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Bruins-Flyers: Three points heading into Game 3

Posted By DJ Bean On May 4, 2011 @ 6:58 am In General | 1 Comment

Everyone knows what happened after Game 3 of the Eastern Conference semifinals last year: a Flyers Game 4 victory followed by three more in what ended up being one of the most devastating ends to a season in Bruins history.

This time around, the Bruins have set about righting that wrong, if it’s possible, and they’re off to the best start they could have through two games: a 2-0 series lead. Even if they take Game 3, it won’t be anything new for a team that was in the same position a year ago, but they’ll be sitting pretty.

It looks like they’ll have to play Game 3 without Adam McQuaid, as the rookie defenseman sprained his neck trying to hit Mike Richards [1] in Game 2. Expect Shane Hnidy to be in his place for the veterans second game this postseason. Hnidy played just 4:13 in Game 2 of the quarterfinals vs. the Canadiens when he filled in for an ill Zdeno Chara [2].

Injuries and substitutions aside, Wednesday’s game is a pivotal one. As the B’s saw last week, winning Game 3 when you’re down 2-1 can change plenty, and that’s what the Flyers will aim to do. On the other hand, if the B’s can grab a 3-0 series lead, they’ll be in good position to do what 99% of teams do with 3-0 leads. Here are a few quick points on where things stand entering a big game at the Garden:

KREJCI REMAINS KEY

Sure, the L’s didn’t start coming until game four, but the Bruins suffered a major loss in Game 3 last season when David Krejci [3] broke his wrist. Without Krejci, the B’s weren’t the same team, and it had a lot to do with why Philadelphia was able to crawl back to make it a series.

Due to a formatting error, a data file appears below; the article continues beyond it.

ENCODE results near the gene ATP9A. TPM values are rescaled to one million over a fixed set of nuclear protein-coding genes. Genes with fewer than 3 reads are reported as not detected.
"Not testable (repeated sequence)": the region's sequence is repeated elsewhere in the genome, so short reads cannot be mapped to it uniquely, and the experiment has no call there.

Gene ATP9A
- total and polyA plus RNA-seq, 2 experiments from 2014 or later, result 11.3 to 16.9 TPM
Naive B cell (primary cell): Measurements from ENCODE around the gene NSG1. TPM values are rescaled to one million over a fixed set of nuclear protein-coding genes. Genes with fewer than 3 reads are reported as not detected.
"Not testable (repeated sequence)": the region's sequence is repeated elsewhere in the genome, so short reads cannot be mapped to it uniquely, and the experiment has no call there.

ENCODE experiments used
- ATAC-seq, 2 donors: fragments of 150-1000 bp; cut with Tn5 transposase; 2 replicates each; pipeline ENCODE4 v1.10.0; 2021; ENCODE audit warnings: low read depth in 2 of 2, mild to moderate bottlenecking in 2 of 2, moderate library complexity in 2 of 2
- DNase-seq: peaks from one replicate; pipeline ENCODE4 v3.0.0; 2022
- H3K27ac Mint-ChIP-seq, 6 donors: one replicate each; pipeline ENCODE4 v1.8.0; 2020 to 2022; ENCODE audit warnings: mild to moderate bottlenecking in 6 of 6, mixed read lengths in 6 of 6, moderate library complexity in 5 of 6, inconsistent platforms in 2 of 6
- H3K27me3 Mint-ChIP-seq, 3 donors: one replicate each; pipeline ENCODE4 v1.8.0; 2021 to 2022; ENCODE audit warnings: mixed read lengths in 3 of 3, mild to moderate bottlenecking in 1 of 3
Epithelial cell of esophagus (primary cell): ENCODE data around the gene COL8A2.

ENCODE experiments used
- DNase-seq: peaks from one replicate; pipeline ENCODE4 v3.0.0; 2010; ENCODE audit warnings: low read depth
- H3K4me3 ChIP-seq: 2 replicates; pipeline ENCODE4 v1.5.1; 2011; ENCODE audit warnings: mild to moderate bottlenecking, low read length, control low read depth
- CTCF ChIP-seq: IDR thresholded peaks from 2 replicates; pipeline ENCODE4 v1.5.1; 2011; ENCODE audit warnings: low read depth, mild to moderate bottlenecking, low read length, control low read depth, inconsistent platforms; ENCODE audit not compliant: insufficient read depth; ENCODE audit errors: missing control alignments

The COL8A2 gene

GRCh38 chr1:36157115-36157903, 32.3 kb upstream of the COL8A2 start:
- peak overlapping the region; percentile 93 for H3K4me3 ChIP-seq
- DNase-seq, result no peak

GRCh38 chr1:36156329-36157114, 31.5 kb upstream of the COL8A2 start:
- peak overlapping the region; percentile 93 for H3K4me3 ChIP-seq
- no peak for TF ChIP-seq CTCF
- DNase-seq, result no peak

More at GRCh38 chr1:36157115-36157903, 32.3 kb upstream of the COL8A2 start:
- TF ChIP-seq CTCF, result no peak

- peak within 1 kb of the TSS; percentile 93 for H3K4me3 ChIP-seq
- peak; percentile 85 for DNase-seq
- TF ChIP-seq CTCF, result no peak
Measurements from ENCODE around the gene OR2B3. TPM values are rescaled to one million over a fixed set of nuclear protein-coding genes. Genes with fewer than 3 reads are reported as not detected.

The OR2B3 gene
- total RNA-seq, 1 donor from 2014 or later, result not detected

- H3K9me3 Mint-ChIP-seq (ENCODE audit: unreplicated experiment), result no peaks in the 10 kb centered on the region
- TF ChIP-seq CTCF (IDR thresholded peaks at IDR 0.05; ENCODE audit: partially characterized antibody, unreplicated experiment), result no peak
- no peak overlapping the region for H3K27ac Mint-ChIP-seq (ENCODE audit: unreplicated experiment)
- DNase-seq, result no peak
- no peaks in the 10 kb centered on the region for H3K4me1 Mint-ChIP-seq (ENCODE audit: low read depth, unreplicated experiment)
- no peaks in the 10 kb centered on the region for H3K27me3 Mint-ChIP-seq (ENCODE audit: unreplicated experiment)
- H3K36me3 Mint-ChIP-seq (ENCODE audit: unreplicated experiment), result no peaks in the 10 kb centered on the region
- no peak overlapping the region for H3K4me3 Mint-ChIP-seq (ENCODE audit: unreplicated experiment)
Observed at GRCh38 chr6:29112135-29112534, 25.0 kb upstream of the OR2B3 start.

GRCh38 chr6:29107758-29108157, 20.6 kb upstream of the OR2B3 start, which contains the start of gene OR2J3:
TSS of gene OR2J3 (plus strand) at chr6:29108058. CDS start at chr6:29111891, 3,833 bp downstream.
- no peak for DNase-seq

This year, and after a pedestrian first round vs. the Canadiens, Krejci has been as a big a force as anyone else (except for perhaps Tim Thomas [4]) through two games. After having difficulty finishing plays vs. the Habs, Krejci has lit up the Flyers to the tune of five points in two games, including the game-winner in overtime in Monday’s Game 2.

With Marc Savard [5] making only a 25-game cameo, Krejci was the de facto top center on the team most of the year, yet he didn’t always play like it. Krejci’s a guy who runs hot and cold, but he’s showing that he’s using the right faucet when it counts.

The Bruins aren’t going to sit back and play the “what if” game with what they could have done with a healthy Krejci last year, but so far they’re finding out what they can do with him this year.

THE WINNING WAY: CIRCUMVENTING REGULATION, POWER PLAY?

Four overtime games, zero power play goals, and only one win in which they’ve outshot their opponent. Those are some of the interesting details of the Bruins’ postseason thus far, but they’ll take the results.

The B’s are in no way welcoming more OT games, but given that they’ve won all four they’ve played so far, they’ve got to like the reputation they’ve developed. Contests like Game 2 are ones they most certainly won’t win every time, as Thomas faced 32 shots in the third period and overtime, while the B’s mustered just 12 shots. As they say, a win’s a win. You’d think the B’s would just rather win the way they did in the 7-3 fashion in which they took Game 1.